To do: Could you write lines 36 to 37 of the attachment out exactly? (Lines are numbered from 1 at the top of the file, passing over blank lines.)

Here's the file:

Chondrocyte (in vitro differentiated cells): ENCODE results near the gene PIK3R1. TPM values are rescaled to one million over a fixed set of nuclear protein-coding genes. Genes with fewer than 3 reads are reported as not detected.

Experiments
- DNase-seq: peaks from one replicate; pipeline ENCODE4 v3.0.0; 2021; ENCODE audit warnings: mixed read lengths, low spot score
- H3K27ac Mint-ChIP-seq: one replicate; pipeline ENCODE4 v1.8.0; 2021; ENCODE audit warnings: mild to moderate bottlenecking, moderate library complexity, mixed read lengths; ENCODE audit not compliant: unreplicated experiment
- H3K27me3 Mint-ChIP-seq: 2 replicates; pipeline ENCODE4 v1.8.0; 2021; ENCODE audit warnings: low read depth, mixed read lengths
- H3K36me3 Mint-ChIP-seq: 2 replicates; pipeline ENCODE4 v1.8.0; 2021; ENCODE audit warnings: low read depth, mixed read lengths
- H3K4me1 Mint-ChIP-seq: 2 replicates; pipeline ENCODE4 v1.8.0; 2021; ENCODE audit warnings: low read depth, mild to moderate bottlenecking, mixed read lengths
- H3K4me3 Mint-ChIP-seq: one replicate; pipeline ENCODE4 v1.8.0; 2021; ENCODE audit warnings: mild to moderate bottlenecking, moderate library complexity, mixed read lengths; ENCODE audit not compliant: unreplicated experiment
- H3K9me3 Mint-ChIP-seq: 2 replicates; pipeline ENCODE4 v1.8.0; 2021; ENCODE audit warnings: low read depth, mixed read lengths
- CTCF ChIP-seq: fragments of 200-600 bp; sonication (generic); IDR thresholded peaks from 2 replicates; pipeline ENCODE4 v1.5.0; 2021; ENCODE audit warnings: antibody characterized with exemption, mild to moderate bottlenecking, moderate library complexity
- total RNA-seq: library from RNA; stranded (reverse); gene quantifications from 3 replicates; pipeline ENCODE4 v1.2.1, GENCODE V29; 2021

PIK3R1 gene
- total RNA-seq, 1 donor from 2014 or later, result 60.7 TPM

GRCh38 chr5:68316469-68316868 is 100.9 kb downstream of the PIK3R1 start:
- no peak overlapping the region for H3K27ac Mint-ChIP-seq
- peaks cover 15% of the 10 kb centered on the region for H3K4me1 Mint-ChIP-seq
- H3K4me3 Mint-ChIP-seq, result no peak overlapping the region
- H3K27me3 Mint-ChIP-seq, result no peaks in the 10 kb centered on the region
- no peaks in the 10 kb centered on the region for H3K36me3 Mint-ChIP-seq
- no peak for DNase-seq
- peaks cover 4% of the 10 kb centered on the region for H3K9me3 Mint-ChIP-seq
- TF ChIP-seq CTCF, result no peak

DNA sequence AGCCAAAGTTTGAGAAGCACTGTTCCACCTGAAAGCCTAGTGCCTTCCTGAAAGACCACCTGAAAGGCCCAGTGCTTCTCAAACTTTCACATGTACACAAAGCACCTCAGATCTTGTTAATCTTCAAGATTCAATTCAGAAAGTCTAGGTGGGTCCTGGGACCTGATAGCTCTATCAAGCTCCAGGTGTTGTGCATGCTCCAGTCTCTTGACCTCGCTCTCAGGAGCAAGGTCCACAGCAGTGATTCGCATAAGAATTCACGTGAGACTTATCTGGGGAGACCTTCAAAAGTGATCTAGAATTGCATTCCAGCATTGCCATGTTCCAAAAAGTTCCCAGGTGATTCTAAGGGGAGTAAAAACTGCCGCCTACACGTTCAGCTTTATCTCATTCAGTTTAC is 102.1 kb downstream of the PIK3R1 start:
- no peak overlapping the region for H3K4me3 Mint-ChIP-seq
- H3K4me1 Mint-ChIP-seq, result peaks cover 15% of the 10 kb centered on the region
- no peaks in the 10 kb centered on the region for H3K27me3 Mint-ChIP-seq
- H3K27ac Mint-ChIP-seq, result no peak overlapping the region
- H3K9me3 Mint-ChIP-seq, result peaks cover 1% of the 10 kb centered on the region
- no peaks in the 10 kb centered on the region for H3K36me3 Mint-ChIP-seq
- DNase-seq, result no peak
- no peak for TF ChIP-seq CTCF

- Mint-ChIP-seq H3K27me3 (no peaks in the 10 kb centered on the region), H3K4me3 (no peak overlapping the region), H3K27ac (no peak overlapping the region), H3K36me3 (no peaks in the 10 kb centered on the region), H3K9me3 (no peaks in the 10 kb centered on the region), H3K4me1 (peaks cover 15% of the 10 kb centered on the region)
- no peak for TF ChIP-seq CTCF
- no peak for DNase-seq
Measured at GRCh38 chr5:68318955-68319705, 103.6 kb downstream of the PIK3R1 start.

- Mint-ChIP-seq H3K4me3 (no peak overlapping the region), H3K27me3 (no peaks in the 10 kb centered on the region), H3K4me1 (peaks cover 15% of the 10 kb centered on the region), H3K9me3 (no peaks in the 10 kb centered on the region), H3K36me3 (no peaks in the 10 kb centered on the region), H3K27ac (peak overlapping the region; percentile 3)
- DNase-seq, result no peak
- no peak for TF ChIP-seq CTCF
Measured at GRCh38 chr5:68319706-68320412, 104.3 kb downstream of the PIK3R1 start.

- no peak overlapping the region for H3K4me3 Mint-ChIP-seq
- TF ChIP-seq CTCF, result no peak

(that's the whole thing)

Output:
- Mint-ChIP-seq H3K4me3 (no peak overlapping the region), H3K27me3 (no peaks in the 10 kb centered on the region), H3K4me1 (peaks cover 15% of the 10 kb centered on the region), H3K9me3 (no peaks in the 10 kb centered on the region), H3K36me3 (no peaks in the 10 kb centered on the region), H3K27ac (peak overlapping the region; percentile 3)
- DNase-seq, result no peak